I just listened to episode 12 of the Ajaxian podcast, where they interview Thomas Fuchs of Scriptaculous. In it they talk a bit about how after the AJAX craze started, Microsoft and others came out and said building AJAX is for rocket scientists. Thomas rejects that and states that it's trivial - it's just a call to a server. I'm one of the people who came out and said that AJAX is hard - in fact I said it during the keynote demo at JavaOne where I showed Creator's AJAX support. So, I thought I'd clarify why I said it since at the time it was clearly true.

AJAX applications typically consist of asynchronous server trips (via XMLHttp), CSS, XML, and JavaScript. It's the JavaScript which makes AJAX hard. JavaScript itself is easy - the problem is with the browsers. Even during the interview, Thomas talks about how Internet Explorer has issues - they have all kinds of hacks in place for IE, sending a separate CSS stylesheet to it to deal with quirks and so on.

In my own AJAX work, I quickly discovered that while it was really easy to get the component to work well on Firefox, getting it to work on IE was harder. Getting it to work on both was harder still. And then throw in the fact that Safari has its own quirks. Even Mozilla 1.1 and Mozilla 1.4 behaved differently in the kind of JavaScript code I was writing. And when you add a workaround for one you've gotta make sure it doesn't break the others. On top of that, even if Firefox has a decent JavaScript debugger, that doesn't help you when the bug only shows up in IE (or Opera, or Safari, or Konqueror, ...). You also need to be well versed in browser bugs such that you for example know to avoid the memory leak issues you can run into with IE.

THIS is what I meant by "AJAX is hard". No, asynchronous is not hard. XML is not hard. CSS is not hard. It's cross-browser stable, performant JavaScript that is hard.

So why am I using past tense - "AJAX was hard" as opposed to "AJAX is hard" ? The reason for that is that a number of great cross-browser JavaScript libraries are emerging. These have done most of the hard work for you. I still strongly believe that a library approach to AJAX is not enough - you really want components that do all the AJAX plumbing for you as well. I'll have more to say about that soon.

Thursday Nov 03, 2005

Creator AJAX tutorial

The JavaOne demo has been turned into a tutorial.

Friday Oct 14, 2005


Greg Murray has posted a comprehensive FAQ on AJAX as it relates to Java. If you want to dip your toes in Web 2.0, this looks like a great resource and starting point.

Monday Sep 12, 2005

Performance Tuning: Efficient CSS Handling

We have an update to Creator 2 Early Access which should go out any day now. One of the big things we fixed in the update is closing various memory leaks which caused Creator to slowly run out of juice. There are lots of other important improvements too - for example, Creator will finally run on JDK 5.0. But one big thing is still missing before we can ship it: Speed tuning.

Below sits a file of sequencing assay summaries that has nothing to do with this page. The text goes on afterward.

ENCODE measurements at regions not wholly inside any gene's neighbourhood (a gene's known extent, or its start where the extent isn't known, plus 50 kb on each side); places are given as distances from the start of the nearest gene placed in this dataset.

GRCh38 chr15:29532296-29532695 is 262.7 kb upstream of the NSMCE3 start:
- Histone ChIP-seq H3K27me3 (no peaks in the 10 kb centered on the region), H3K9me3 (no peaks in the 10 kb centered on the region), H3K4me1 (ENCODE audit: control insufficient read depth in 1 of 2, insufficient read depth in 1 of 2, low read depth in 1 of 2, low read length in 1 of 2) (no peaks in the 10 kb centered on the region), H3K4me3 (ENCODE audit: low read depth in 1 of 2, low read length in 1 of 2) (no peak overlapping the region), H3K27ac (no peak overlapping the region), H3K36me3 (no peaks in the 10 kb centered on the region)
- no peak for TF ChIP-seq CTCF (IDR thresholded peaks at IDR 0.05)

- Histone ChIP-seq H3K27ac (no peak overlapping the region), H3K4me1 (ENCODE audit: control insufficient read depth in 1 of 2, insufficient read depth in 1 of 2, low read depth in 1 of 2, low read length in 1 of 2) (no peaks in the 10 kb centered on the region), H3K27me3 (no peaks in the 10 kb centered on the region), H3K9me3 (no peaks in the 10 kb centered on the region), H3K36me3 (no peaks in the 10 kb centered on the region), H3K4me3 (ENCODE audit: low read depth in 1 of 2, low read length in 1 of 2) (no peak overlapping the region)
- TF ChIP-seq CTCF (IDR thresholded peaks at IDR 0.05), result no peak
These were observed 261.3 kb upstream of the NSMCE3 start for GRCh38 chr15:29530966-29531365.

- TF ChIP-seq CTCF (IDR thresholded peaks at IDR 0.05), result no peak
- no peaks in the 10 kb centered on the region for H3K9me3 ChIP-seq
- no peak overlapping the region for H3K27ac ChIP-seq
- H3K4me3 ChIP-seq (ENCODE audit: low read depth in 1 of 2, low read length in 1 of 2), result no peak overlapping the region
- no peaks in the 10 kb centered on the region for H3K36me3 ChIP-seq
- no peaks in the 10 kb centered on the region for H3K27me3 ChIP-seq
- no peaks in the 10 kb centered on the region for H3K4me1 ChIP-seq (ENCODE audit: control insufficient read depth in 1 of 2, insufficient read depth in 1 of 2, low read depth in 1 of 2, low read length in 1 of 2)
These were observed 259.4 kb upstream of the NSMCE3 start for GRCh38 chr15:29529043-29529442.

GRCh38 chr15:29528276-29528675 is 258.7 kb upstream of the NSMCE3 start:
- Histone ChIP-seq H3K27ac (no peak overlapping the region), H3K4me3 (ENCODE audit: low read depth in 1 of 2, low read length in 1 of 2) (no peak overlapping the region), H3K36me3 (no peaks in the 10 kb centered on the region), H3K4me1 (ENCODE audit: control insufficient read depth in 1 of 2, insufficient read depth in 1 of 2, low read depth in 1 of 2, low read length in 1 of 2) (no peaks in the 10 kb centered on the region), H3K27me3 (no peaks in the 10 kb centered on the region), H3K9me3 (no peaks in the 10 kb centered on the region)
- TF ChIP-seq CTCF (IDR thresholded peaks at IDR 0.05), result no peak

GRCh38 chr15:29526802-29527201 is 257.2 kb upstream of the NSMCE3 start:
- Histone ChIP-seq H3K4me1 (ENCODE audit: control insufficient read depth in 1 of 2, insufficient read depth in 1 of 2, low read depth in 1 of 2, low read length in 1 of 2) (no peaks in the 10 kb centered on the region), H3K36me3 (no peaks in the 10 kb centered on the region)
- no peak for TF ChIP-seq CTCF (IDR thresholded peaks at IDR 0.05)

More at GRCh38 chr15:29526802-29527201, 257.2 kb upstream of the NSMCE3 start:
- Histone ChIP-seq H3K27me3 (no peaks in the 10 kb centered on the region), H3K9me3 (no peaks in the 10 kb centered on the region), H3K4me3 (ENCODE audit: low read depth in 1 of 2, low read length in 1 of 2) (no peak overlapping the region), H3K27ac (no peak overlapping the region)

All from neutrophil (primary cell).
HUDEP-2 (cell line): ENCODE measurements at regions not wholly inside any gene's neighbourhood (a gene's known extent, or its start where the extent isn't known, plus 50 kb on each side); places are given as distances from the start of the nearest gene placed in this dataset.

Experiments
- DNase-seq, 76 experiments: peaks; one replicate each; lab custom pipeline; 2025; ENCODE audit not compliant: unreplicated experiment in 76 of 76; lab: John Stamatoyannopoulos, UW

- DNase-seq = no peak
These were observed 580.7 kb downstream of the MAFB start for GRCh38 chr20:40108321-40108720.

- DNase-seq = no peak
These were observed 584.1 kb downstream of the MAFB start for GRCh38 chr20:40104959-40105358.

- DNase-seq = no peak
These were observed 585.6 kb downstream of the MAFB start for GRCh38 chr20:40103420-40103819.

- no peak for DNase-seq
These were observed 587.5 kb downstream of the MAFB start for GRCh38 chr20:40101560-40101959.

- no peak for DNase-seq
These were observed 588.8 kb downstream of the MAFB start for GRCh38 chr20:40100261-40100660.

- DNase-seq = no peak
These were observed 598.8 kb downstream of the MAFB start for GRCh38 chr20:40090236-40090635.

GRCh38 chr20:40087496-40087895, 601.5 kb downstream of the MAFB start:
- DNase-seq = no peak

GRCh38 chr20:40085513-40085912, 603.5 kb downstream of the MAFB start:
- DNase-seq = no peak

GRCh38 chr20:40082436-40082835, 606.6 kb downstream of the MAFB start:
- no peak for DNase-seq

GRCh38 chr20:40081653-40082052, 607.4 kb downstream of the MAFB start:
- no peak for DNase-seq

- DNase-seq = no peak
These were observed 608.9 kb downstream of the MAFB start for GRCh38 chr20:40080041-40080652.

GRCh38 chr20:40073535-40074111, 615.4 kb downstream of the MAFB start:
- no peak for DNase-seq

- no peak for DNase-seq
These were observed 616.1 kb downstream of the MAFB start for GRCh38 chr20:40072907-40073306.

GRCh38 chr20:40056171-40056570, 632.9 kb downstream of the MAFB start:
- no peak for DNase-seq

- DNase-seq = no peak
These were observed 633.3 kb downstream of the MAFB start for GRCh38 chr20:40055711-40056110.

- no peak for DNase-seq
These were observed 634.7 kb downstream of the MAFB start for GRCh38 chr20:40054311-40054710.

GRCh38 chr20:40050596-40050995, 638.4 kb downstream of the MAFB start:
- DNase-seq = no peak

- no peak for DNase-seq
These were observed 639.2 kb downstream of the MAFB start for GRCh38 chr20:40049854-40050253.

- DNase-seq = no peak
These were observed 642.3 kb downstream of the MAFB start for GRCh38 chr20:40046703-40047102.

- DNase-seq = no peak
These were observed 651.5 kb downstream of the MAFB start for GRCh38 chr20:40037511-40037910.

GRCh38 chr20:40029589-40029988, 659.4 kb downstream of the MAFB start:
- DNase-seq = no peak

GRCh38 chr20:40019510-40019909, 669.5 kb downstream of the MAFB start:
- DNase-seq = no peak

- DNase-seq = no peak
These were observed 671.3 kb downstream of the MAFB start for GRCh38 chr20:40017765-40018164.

I finally got done with my other 2.0 tasks last week, and have now started the performance tuning work in earnest.

It's really fun! I perform various tasks, look for hotspots, study the code and decide if (a) the code is doing something stupid, and (b) if the code is getting called too often. I've found several easy things to fix, so I've integrated a couple of things, sent e-mail to some other people when the bottlenecks are in their code. And in one case filed a NetBeans issue with my analysis.

The right way to performance tune is to measure the code looking for hotspots, rather than using your intuition about code you've written which is probably slow. So that's what I did - and I measured an enormous bottleneck in the CSS handling code.

This bottleneck has been there since 1.0. However, the bottleneck is proportional to the number of rules in your stylesheets as well as the number of elements in your document, so it doesn't show up for most pages created with Creator 1.0. However, in Creator 2, with our new nice themes, we have really large stylesheets which trigger the slowdown. And if your document has a lot of elements, which is pretty easy now with some of our new complex components, the slowdown is significant. As pointed out by the profiler.

This performance bug was really fun to analyze and fix, so I'll explain the gory details to you.

The problem is this: For each element in the document, we need to figure out which rules apply to that element. This was done by iterating over the rules, checking the selectors in each rule to see if they apply to the current element, and if so, "apply" the rule to the element.

The problem is that in Creator, the new Theme stylesheet contains nearly 800 rules! And of course, most of those rules contain multiple selectors, each of which must be checked! Then there's the possibility of additional stylesheets. There's the builtin user-agent stylesheet (which assigns HTML semantics for the element) as well as the project default stylesheet, and any stylesheets you've added yourself. Finally, some of the selector checks involved iterating up node hiearchies (for example, the :link pseudo tag means we need to see if the element is enclosed within an <a> tag.) To cut to the chase: some of the node iteration and selector check code would get called over a million times for a page render!